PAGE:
Before moving into your new practice, you dealt with some less-than-desirable circumstances at your previous office. What was going on there, and what finally led you to starting fresh?
I graduated from dental school in 2003 and was approached by a local dentist who wanted to sell her practice.
It was great for the first month or so, but then she decided to move to California. So I was a new grad, in an old office, without a mentor around. It was tough, but I learned a lot. However, the demographics of that area were not the greatest. I saw a low-income population and although I got good at extracting teeth and making dentures, I wasn’t getting the sexy, cool work that I really wanted to be doing.
I watched that area of town and that part of the state start to dry up. People were moving out, but no young people were moving back in. I needed to relocate, but the opportunity just wasn’t there. So, I kept plugging along, learning endo and implants to expand my options. I hung in there long enough for a group starting a DSO to find me and offer to buy my practice. I ended up selling it to them, working for them for about a year, then realizing that I wasn’t happy working as an associate.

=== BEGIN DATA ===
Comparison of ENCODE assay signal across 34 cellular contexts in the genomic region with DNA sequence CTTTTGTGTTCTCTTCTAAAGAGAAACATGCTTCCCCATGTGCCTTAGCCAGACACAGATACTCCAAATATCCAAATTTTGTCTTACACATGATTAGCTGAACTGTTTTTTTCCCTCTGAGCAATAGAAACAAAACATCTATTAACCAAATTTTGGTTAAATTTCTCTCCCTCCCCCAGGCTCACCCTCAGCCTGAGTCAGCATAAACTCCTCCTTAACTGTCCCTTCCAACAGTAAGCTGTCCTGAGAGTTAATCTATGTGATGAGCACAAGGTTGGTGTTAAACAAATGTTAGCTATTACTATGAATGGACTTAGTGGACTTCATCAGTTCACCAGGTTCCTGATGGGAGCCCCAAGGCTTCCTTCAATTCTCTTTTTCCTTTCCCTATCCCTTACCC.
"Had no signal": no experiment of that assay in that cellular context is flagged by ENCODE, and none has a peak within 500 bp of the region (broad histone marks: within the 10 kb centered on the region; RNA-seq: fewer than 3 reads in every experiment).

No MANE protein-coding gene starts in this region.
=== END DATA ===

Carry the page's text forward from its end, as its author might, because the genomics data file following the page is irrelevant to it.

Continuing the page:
I had never worked for anyone but myself and I knew it was time for a change. I knew there was a better way to run my practice, but it needed it to be laid out differently and I needed fresh new faces to help me fulfill my vision. I worked on the vision and mission statement for several months. Once I figured out what I wanted, I just needed the perfect location; any old space wouldn’t do. It was great coincidence that my new practice and the Concourse were starting to take shape around the same time.
1. Cerec. Getting a crown on your lunch break is fantastic.
2. KaVo electric handpieces. Part of not sounding like a dental office is quiet handpieces.
3. Picasso Lite Laser. I use it every day for something. It’s a great tool.
4. Designs for Vision loupes and headlight. We don’t use overhead lights. These help create the look and feel we’re going for in the office.
5. Gendex digital sensors. Digital X-rays are a must. I wouldn’t practice without them.
Your new space is a unique location for a dental practice. Tell us about the area.